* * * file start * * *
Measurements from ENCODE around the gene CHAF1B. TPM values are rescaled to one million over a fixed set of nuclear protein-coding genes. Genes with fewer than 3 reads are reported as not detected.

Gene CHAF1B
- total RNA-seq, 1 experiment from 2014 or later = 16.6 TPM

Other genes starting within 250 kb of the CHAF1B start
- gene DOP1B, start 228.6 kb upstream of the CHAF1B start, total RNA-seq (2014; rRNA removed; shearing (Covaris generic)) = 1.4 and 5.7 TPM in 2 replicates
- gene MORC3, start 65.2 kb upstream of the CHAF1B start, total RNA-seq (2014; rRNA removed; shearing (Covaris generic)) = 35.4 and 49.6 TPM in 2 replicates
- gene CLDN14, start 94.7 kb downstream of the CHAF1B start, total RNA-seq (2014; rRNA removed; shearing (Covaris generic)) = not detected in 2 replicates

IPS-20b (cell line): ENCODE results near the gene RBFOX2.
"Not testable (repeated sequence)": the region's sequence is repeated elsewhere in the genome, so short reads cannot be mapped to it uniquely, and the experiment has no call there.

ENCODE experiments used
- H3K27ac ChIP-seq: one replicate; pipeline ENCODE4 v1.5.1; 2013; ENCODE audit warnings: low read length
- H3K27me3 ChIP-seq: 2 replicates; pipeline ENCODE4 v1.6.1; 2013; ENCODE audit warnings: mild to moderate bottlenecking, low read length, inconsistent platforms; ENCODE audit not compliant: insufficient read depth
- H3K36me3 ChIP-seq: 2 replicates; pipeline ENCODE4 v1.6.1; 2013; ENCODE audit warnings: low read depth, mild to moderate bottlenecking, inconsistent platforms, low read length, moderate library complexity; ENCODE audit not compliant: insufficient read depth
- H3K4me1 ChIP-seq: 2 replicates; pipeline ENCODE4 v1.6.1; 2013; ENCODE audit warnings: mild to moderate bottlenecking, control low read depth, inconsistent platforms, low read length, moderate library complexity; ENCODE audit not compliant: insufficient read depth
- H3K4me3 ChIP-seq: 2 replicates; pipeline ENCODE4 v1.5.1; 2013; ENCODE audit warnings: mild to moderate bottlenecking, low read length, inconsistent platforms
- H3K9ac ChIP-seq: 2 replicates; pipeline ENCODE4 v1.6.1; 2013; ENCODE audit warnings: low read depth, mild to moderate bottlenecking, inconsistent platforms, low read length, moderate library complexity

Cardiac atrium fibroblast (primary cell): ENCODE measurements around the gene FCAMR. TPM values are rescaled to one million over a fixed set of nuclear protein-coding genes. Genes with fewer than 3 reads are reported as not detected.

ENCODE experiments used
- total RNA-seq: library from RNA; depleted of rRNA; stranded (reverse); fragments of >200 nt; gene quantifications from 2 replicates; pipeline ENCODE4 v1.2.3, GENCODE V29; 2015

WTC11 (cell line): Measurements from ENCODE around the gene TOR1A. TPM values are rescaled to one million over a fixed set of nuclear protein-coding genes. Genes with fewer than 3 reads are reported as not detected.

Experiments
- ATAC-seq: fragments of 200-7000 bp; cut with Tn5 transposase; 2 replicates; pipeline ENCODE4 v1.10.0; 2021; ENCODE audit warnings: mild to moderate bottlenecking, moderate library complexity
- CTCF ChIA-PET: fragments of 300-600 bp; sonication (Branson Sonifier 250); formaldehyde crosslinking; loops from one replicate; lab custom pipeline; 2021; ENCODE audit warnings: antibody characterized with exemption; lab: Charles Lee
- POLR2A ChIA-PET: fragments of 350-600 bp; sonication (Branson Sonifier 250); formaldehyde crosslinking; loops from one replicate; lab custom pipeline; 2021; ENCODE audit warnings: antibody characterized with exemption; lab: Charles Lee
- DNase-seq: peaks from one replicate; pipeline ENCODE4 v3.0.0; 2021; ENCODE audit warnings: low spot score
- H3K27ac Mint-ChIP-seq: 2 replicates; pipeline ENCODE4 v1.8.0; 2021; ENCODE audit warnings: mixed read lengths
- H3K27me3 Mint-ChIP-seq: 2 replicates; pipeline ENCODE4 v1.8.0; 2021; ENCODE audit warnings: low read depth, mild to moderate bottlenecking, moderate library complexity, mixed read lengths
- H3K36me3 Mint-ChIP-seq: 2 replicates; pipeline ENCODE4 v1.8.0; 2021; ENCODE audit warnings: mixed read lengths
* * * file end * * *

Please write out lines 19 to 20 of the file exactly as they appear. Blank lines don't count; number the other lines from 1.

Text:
- total RNA-seq: library from RNA; depleted of rRNA; stranded (reverse); fragments of >200 nt; gene quantifications from 2 replicates; pipeline ENCODE4 v1.2.3, GENCODE V29; 2015

WTC11 (cell line): Measurements from ENCODE around the gene TOR1A. TPM values are rescaled to one million over a fixed set of nuclear protein-coding genes. Genes with fewer than 3 reads are reported as not detected.